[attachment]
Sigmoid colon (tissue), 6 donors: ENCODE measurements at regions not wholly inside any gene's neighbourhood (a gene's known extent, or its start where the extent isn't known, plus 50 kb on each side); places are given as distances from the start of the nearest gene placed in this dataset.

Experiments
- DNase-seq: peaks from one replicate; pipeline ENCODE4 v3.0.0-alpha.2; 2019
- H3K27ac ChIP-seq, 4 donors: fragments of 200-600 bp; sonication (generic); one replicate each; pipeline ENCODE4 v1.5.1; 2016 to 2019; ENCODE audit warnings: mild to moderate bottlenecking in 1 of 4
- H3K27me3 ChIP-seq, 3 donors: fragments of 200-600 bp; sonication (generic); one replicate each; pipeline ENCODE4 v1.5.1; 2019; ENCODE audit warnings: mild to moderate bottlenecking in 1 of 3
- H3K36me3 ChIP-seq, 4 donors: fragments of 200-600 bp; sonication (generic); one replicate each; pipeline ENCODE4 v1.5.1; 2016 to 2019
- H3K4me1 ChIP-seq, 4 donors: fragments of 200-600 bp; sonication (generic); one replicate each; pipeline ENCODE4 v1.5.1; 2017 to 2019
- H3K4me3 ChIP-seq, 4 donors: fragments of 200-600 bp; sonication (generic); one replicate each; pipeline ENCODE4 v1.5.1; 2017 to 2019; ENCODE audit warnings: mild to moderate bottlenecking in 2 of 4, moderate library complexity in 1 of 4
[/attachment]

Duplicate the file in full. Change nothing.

Sigmoid colon (tissue), 6 donors: ENCODE measurements at regions not wholly inside any gene's neighbourhood (a gene's known extent, or its start where the extent isn't known, plus 50 kb on each side); places are given as distances from the start of the nearest gene placed in this dataset.

Experiments
- DNase-seq: peaks from one replicate; pipeline ENCODE4 v3.0.0-alpha.2; 2019
- H3K27ac ChIP-seq, 4 donors: fragments of 200-600 bp; sonication (generic); one replicate each; pipeline ENCODE4 v1.5.1; 2016 to 2019; ENCODE audit warnings: mild to moderate bottlenecking in 1 of 4
- H3K27me3 ChIP-seq, 3 donors: fragments of 200-600 bp; sonication (generic); one replicate each; pipeline ENCODE4 v1.5.1; 2019; ENCODE audit warnings: mild to moderate bottlenecking in 1 of 3
- H3K36me3 ChIP-seq, 4 donors: fragments of 200-600 bp; sonication (generic); one replicate each; pipeline ENCODE4 v1.5.1; 2016 to 2019
- H3K4me1 ChIP-seq, 4 donors: fragments of 200-600 bp; sonication (generic); one replicate each; pipeline ENCODE4 v1.5.1; 2017 to 2019
- H3K4me3 ChIP-seq, 4 donors: fragments of 200-600 bp; sonication (generic); one replicate each; pipeline ENCODE4 v1.5.1; 2017 to 2019; ENCODE audit warnings: mild to moderate bottlenecking in 2 of 4, moderate library complexity in 1 of 4